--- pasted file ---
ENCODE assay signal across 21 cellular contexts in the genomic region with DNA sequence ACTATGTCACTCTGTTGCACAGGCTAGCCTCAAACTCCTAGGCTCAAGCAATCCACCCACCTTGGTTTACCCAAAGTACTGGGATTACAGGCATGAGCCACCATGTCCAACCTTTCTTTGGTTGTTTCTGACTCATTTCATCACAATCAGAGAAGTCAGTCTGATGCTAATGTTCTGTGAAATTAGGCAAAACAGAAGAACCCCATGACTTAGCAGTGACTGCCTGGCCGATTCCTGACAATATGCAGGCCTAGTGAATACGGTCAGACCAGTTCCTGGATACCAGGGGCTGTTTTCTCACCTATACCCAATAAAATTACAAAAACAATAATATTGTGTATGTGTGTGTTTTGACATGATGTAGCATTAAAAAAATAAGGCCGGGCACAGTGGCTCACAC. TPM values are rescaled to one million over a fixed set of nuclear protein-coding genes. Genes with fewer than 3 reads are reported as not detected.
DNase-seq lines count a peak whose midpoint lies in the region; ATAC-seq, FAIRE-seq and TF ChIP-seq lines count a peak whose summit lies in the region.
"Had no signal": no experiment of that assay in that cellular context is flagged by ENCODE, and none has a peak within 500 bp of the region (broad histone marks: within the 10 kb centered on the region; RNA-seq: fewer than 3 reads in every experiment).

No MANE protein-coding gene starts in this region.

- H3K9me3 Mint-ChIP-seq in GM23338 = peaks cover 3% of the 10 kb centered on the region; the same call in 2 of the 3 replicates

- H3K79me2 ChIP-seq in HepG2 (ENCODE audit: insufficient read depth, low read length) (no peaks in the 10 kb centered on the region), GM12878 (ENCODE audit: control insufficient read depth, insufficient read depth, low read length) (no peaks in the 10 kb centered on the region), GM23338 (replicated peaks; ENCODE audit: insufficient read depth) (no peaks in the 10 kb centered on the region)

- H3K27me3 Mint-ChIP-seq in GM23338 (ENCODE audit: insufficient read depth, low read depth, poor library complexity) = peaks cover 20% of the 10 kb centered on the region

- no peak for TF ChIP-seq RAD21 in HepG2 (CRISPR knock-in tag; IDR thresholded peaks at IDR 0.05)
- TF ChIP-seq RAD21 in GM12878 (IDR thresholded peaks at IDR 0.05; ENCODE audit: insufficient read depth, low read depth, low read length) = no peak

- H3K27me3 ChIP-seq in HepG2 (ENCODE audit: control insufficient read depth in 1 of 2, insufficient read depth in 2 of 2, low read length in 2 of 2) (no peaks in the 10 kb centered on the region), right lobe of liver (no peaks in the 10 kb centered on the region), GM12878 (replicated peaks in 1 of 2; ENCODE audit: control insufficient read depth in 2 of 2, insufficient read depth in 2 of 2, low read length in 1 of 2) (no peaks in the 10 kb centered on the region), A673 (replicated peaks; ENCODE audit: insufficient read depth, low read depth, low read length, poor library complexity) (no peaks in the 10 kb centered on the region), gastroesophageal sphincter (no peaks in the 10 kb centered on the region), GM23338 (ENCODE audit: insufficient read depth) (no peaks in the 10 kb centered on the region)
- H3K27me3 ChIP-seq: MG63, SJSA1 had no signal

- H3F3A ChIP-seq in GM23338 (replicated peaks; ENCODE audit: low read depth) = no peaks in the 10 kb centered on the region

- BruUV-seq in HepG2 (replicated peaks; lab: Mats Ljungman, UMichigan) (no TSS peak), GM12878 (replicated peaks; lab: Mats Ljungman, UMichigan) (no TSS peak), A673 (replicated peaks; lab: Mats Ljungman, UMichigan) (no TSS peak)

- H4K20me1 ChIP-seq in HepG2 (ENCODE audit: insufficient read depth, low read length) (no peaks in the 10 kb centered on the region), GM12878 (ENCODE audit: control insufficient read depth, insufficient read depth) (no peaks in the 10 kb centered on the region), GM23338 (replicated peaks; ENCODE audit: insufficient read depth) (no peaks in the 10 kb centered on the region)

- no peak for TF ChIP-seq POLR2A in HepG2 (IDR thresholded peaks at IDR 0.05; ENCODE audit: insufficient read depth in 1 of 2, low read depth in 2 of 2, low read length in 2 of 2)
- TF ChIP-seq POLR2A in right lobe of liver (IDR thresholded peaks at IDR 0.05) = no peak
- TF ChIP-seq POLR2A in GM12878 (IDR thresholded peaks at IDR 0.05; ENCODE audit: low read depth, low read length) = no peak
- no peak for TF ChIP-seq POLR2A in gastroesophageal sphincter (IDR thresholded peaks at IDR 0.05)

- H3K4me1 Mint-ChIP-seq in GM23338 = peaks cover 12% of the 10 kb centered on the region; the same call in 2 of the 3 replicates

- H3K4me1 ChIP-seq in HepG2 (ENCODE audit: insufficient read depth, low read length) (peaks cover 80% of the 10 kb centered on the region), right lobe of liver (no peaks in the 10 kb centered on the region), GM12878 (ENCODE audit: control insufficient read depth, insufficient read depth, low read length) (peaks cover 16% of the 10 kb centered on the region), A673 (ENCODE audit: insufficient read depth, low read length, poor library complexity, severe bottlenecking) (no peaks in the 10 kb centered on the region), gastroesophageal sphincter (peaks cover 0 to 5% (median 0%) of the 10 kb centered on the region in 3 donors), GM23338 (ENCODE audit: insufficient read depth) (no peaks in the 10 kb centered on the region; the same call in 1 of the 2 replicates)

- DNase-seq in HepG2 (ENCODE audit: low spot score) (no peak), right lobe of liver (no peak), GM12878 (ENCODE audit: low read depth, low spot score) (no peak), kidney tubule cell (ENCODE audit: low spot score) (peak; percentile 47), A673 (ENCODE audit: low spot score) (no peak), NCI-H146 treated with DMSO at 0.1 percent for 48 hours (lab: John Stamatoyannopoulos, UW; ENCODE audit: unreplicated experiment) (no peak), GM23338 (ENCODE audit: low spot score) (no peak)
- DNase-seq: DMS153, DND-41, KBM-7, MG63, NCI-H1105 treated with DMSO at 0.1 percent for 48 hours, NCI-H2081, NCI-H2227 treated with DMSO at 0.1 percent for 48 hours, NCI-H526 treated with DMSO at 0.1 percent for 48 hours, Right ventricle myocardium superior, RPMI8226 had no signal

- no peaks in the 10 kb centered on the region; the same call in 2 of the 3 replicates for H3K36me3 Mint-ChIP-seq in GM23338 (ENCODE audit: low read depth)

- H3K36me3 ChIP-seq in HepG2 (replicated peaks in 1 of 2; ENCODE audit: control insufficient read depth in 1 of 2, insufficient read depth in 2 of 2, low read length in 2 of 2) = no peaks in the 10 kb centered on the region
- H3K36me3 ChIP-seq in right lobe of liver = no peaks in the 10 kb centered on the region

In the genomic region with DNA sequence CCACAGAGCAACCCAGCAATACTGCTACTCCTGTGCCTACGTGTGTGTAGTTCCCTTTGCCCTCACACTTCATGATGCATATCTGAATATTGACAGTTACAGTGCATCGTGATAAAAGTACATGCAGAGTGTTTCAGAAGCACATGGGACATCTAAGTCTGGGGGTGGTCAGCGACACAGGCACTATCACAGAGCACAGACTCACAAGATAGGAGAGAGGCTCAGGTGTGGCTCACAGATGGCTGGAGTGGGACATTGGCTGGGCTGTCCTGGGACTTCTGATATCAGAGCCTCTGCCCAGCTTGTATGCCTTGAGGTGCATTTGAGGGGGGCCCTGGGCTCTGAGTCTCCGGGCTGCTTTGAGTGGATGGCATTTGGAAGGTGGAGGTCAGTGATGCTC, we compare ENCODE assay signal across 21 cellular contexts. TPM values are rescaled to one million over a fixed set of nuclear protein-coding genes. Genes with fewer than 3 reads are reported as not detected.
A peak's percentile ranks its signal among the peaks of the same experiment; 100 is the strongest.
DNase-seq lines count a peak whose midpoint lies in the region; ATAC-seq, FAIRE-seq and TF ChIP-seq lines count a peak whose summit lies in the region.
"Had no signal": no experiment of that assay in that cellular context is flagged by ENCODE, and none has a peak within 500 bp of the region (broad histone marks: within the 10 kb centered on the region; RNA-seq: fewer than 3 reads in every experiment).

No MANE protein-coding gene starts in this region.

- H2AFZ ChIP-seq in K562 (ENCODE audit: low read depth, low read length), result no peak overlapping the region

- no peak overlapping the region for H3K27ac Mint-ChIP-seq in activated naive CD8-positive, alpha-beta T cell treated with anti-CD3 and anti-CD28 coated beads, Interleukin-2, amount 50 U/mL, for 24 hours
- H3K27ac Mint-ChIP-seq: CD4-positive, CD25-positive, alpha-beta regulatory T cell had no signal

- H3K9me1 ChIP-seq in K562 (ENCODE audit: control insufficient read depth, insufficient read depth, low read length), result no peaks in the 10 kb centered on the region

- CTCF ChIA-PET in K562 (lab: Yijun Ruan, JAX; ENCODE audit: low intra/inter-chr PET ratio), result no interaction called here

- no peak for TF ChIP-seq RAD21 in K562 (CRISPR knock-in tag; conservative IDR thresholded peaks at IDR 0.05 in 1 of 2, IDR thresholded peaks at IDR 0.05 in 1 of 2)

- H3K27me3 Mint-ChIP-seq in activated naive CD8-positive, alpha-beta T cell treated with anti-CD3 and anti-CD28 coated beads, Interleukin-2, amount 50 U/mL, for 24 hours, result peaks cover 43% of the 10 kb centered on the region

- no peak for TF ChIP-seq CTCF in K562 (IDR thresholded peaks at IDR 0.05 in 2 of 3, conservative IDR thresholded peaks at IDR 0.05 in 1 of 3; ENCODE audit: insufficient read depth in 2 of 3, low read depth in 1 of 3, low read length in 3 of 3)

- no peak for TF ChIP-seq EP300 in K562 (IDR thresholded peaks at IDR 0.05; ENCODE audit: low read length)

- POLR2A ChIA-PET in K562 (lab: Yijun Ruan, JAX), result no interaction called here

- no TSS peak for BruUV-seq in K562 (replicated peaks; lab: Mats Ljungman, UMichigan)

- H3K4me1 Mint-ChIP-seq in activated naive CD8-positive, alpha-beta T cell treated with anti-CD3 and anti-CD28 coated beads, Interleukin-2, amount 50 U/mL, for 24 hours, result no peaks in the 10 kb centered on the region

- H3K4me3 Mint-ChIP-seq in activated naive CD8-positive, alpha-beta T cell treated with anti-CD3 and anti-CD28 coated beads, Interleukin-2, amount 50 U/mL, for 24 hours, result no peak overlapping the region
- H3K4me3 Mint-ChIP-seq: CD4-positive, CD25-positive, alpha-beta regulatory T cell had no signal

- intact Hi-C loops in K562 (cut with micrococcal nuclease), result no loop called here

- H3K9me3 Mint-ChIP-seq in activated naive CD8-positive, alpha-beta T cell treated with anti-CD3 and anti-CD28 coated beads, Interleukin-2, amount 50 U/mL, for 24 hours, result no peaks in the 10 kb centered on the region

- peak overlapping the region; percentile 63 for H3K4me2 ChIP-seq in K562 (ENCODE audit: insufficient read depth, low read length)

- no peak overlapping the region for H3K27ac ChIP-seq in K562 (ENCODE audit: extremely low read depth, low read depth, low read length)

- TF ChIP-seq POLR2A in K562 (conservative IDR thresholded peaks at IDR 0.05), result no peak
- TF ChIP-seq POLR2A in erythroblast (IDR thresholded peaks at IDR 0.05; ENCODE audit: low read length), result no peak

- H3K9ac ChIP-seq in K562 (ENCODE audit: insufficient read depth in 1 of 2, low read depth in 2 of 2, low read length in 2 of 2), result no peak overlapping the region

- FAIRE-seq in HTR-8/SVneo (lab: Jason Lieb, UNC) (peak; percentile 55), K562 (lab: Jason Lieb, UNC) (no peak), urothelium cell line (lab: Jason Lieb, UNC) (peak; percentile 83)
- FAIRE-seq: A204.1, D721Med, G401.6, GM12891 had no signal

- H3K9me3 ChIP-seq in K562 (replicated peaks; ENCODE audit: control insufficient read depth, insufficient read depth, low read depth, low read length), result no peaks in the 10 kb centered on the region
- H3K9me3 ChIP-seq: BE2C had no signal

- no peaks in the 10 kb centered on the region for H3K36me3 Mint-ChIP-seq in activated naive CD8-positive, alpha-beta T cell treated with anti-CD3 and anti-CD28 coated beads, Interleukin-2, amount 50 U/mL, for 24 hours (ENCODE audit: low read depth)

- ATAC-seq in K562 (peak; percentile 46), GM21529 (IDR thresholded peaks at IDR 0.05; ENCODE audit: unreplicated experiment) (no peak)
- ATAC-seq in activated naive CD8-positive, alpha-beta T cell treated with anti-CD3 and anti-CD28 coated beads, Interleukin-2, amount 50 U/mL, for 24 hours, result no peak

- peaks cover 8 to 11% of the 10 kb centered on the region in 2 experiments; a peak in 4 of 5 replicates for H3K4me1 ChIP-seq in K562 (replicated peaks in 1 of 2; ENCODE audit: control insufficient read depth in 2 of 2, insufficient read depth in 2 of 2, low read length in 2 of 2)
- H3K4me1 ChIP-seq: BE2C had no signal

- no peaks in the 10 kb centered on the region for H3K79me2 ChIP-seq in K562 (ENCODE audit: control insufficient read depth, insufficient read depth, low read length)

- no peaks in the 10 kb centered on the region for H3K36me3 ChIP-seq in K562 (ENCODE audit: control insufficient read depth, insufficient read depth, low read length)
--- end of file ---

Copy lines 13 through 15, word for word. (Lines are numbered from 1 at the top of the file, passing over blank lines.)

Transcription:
- BruUV-seq in HepG2 (replicated peaks; lab: Mats Ljungman, UMichigan) (no TSS peak), GM12878 (replicated peaks; lab: Mats Ljungman, UMichigan) (no TSS peak), A673 (replicated peaks; lab: Mats Ljungman, UMichigan) (no TSS peak)

- H4K20me1 ChIP-seq in HepG2 (ENCODE audit: insufficient read depth, low read length) (no peaks in the 10 kb centered on the region), GM12878 (ENCODE audit: control insufficient read depth, insufficient read depth) (no peaks in the 10 kb centered on the region), GM23338 (replicated peaks; ENCODE audit: insufficient read depth) (no peaks in the 10 kb centered on the region)

- no peak for TF ChIP-seq POLR2A in HepG2 (IDR thresholded peaks at IDR 0.05; ENCODE audit: insufficient read depth in 1 of 2, low read depth in 2 of 2, low read length in 2 of 2)